The TRIPS standardized copyright terms in all WTO member states to life plus seventy years, with other terms for collective works, etc. This presented a number of problems in those countries, which hitherto had provided for shorter terms, typically life plus fifty years but sometimes much less (Beatles recordings in Japan dating from the 1960s, for example, had by the 1990s started to fall into the public domain), in particular
* How to deal with works that would still be subject to copyright under the new term, but which had entered the public domain due to the expiry of the old copyright term?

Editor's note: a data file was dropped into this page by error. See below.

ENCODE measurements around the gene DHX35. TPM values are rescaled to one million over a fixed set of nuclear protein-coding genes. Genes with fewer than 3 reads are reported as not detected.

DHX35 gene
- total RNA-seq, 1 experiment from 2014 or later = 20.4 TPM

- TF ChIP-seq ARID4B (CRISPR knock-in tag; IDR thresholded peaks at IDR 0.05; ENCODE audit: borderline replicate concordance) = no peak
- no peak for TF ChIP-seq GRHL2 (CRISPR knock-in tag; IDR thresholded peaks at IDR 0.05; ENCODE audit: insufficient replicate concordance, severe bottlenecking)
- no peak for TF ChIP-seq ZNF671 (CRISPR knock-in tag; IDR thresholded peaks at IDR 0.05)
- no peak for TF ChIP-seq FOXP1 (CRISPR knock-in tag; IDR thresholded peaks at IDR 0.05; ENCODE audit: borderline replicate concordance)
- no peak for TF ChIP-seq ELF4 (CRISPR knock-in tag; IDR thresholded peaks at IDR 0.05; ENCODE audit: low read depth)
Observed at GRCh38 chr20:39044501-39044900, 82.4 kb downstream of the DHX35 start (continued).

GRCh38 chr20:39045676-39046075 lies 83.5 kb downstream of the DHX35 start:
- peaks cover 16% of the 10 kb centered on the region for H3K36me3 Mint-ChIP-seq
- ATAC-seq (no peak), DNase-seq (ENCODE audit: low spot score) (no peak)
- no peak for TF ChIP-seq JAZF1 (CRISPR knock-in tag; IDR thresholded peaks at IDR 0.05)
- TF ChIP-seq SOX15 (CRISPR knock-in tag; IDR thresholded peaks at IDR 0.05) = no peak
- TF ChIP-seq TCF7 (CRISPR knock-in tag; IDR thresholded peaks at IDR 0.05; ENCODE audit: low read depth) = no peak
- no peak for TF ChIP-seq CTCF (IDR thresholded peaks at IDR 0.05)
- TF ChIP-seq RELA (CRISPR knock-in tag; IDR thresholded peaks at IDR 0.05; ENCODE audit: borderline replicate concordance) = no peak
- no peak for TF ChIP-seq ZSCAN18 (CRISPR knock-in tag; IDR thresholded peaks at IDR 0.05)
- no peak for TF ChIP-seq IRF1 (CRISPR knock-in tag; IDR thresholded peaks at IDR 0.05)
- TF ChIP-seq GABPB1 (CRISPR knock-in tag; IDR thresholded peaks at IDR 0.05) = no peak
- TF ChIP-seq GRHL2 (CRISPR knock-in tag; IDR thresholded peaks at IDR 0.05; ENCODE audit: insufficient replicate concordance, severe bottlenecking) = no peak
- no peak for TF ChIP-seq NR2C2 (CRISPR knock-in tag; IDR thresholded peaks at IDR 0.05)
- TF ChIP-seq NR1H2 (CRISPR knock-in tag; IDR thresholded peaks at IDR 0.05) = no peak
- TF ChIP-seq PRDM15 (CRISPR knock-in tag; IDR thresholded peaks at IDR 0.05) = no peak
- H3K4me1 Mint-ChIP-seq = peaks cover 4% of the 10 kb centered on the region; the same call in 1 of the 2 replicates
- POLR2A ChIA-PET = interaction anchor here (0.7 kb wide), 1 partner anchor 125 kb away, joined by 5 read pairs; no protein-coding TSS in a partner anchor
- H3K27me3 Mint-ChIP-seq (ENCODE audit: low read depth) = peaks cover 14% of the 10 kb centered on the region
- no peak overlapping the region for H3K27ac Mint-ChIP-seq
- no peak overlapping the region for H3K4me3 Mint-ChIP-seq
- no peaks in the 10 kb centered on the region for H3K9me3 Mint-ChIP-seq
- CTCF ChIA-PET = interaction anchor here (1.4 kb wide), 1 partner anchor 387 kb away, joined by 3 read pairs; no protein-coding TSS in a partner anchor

* Where copyright had been transferred in whole or in part to third parties, who were entitled to own the term extension, the original performer(s), artist(s), composer or author, or the transferee? The former solution was perceived as disruptive of settled commercial arrangements while the latter was perceived as giving an unearned windfall to the transferee (who in many instances, such as comic book characters, was perceived as having ripped off the original creator.)
Most jurisdictions provided for copyright to be restored (in most cases it would be a short term) and for the original artist, composer, or author (or more usually their estate) to own that term extension.